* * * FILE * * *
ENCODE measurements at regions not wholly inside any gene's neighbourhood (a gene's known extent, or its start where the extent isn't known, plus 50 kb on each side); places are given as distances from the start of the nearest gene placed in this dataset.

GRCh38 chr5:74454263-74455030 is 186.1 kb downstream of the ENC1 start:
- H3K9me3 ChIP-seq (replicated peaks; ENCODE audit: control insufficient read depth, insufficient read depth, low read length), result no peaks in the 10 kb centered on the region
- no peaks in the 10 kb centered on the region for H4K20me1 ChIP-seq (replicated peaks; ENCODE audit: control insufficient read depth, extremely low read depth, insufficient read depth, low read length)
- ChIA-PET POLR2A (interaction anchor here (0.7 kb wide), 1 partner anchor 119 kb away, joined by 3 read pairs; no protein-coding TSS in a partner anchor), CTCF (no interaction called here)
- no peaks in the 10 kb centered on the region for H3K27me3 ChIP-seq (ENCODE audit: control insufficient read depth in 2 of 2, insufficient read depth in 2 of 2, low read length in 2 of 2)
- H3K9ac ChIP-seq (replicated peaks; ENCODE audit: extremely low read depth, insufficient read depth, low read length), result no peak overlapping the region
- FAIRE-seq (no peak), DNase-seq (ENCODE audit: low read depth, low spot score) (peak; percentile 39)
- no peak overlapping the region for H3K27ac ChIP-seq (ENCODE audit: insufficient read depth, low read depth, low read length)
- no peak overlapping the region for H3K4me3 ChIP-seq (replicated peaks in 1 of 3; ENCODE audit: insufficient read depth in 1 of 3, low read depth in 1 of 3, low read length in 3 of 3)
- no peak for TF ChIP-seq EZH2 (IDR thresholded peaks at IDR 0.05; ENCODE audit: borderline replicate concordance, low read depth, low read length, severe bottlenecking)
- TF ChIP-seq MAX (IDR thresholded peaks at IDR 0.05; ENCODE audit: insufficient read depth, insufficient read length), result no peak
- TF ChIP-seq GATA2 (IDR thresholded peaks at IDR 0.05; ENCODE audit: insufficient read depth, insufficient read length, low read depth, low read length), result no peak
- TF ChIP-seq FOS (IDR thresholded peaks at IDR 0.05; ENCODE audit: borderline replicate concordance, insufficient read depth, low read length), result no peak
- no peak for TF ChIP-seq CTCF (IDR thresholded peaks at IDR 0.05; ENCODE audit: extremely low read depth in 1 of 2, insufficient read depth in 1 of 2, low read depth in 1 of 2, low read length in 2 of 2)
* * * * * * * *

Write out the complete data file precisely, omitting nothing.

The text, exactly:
ENCODE measurements at regions not wholly inside any gene's neighbourhood (a gene's known extent, or its start where the extent isn't known, plus 50 kb on each side); places are given as distances from the start of the nearest gene placed in this dataset.

GRCh38 chr5:74454263-74455030 is 186.1 kb downstream of the ENC1 start:
- H3K9me3 ChIP-seq (replicated peaks; ENCODE audit: control insufficient read depth, insufficient read depth, low read length), result no peaks in the 10 kb centered on the region
- no peaks in the 10 kb centered on the region for H4K20me1 ChIP-seq (replicated peaks; ENCODE audit: control insufficient read depth, extremely low read depth, insufficient read depth, low read length)
- ChIA-PET POLR2A (interaction anchor here (0.7 kb wide), 1 partner anchor 119 kb away, joined by 3 read pairs; no protein-coding TSS in a partner anchor), CTCF (no interaction called here)
- no peaks in the 10 kb centered on the region for H3K27me3 ChIP-seq (ENCODE audit: control insufficient read depth in 2 of 2, insufficient read depth in 2 of 2, low read length in 2 of 2)
- H3K9ac ChIP-seq (replicated peaks; ENCODE audit: extremely low read depth, insufficient read depth, low read length), result no peak overlapping the region
- FAIRE-seq (no peak), DNase-seq (ENCODE audit: low read depth, low spot score) (peak; percentile 39)
- no peak overlapping the region for H3K27ac ChIP-seq (ENCODE audit: insufficient read depth, low read depth, low read length)
- no peak overlapping the region for H3K4me3 ChIP-seq (replicated peaks in 1 of 3; ENCODE audit: insufficient read depth in 1 of 3, low read depth in 1 of 3, low read length in 3 of 3)
- no peak for TF ChIP-seq EZH2 (IDR thresholded peaks at IDR 0.05; ENCODE audit: borderline replicate concordance, low read depth, low read length, severe bottlenecking)
- TF ChIP-seq MAX (IDR thresholded peaks at IDR 0.05; ENCODE audit: insufficient read depth, insufficient read length), result no peak
- TF ChIP-seq GATA2 (IDR thresholded peaks at IDR 0.05; ENCODE audit: insufficient read depth, insufficient read length, low read depth, low read length), result no peak
- TF ChIP-seq FOS (IDR thresholded peaks at IDR 0.05; ENCODE audit: borderline replicate concordance, insufficient read depth, low read length), result no peak
- no peak for TF ChIP-seq CTCF (IDR thresholded peaks at IDR 0.05; ENCODE audit: extremely low read depth in 1 of 2, insufficient read depth in 1 of 2, low read depth in 1 of 2, low read length in 2 of 2)